Partitioning of carbon export in the euphotic zone of the oligotrophic South China Sea
We conducted samplings of total and particulate 234Th, along with particulate organic carbon (POC), in the summer of 2017 to examine nutrient-dependent structures of export productivity within the euphotic zone (Ez) of the oligotrophic basin of the South China Sea (SCS). Nitrate concentrations throughout the study area were below detection limits in the nutrient-depleted layer (NDL) above the nutricline, while they sharply increased with depth in the nutrient-replete layer (NRL) across the nutricline until the base of the Ez. Based on our vertical profilings of 234Th–238U disequilibria, this study estimated for the first time POC export fluxes both out of the NDL and at the horizon of the Ez base. The total 234Th deficit relative to 238U was determined in the NDL at all study sites. By contrast, 234Th was mostly in equilibrium with 238U in the NRL, except at the northernmost station, SEATS (SouthEast Asian Time-series Study; 18∘ N, 116∘ E), where the 234Th deficit was also observed in the NRL. By combining 1D steady-state 234Th fluxes and ratios, we derived vertical patterns of POC export fluxes. The POC export fluxes at station SEATS were 1.6 ± 0.6 mmol C m−2 d−1 at the NDL base, accounting for approximately half of that at the base of the Ez. For the rest of the sampling sites, the POC export fluxes at the NDL base (averaged at 2.3 ± 1.1 mmol C m−2 d−1) were comparable with those at the base of the Ez (1.9 ± 0.5 mmol C m−2 d−1), suggesting rapid export of POC out of the NDL. This finding fundamentally changes our traditional view that the NDL, being depleted in nutrients, would not be a net exporter of POC. Furthermore, our results revealed a significant positive correlation between POC export fluxes at the NDL base and the potential of subsurface nutrient supplies, indicated by nutricline depth and nutrient concentrations obtained from both in situ measurements and numerical modeling. POC export fluxes (averaged at 3.4 ± 1.2 mmol C m−2 d−1) at the NDL base at stations with shallow nutriclines and high levels of subsurface nutrients approximately doubled those (averaged at 1.6 ± 0.5 mmol C m−2 d−1) at other stations. We subsequently used a two-endmember mixing model based on the mass and 15N isotopic balances to evaluate the relative contribution of different sources of new nitrogen that support the observed particle export at stations SEATS and SS1, located respectively in the northern and southern basin of the SCS with different hydrological features. We showed that more than 50 % of the particle flux out of the NDL was supported by nitrate sources likely supplied from depth and associated with episodic intrusions other than atmospheric deposition and nitrogen fixation. However, the exact mechanisms and pathways for subsurface nutrients to support the export production from the NDL merit additional careful and dedicated studies.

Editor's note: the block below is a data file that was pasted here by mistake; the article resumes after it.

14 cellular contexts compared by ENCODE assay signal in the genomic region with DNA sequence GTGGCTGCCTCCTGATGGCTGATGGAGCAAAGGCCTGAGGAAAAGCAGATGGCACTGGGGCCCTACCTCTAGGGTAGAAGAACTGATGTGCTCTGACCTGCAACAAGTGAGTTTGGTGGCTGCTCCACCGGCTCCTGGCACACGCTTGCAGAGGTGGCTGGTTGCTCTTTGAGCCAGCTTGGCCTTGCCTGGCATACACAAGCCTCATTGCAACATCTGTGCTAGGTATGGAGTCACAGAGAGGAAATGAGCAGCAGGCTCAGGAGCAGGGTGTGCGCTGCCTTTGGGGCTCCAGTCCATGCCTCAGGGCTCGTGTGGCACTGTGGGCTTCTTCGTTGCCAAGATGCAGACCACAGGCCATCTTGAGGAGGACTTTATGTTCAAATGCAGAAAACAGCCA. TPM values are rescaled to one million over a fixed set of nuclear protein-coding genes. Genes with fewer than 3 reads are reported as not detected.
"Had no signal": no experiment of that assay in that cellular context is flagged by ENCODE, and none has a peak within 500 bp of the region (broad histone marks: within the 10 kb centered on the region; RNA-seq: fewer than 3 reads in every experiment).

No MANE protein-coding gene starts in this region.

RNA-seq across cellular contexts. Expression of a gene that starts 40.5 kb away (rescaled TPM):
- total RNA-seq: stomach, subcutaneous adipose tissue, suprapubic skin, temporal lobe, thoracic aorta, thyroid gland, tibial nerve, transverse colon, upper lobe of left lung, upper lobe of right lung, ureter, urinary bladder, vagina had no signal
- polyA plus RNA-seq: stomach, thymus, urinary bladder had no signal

The marine biological carbon pump (BCP) plays a central role in sequestrating atmospheric CO2, thereby mitigating human-induced climate change. Despite great efforts that have been devoted to studying the BCP, there remain critical knowledge gaps in terms of its structure, function and efficiency (Siegel et al., 2021). Recently, the EXPORTS (EXport Processes in the Ocean from RemoTe Sensing) program has implemented comprehensive experiments which examine export flux pathways, plankton community composition, food web processes and biogeochemical properties of the ecosystem to achieve an improved understanding of export fluxes and the BCP (Siegel et al., 2016, 2021).
Among other factors, depth-dependent particle export at different horizons within the euphotic zone (Ez), and how these exports are sustained by different nutrient sources, remains largely unknown. Most previous studies have treated the Ez as a single box and chose a fixed depth (e.g., 100 or 150 m) as the export horizon (Benitez-Nelson et al., 2001; Cai et al., 2015; Zhou et al., 2020a). A recent study has suggested that using a fixed depth instead of the in situ Ez depth as the export horizon would lead to the magnitude of global POC export flux being underestimated by a factor of 2 (Buesseler et al., 2020a). In the oligotrophic oceans, permanent stratification limits nutrient supply from depth; the Ez thus could be divided into the following two-layer structure based on nutrient concentrations: (1) the nutrient-depleted layer (NDL) between the ocean surface and the top of the nutricline and (2) the nutrient-replete layer (NRL) between the nutricline and the base of the Ez (Du et al., 2017). Conventional concepts suggest that regenerated nutrients predominantly support biological productivity in the NDL, where export production is limited due to the absence of new nutrient supplies (Eppley and Peterson, 1979; Goldman, 1984). Meanwhile, Coale and Bruland (1987) noticed the layered structure of 234Th–238U disequilibria in the Ez, composed of an upper oligotrophic layer characterized by low new-production values and low net scavenging and a subsurface eutrophic layer with higher new-production values, and they suggested that new production rather than total primary production determined the scavenging of the reactive elements such as 234Th. Cai et al. (2008) also observed variable particle-scavenging rates in the upper euphotic zone (above 50 m) but consistently lower rates in the lower euphotic zone (between 50 and 100 m) in the oligotrophic South China Sea (SCS). With increasing high-resolution samplings, such partitionings of 234Th-based particle scavenging were frequently observable in oligotrophic ecosystems (Buesseler et al., 2009; Umhau et al., 2019; Zhou et al., 2020a; Stukel et al., 2022).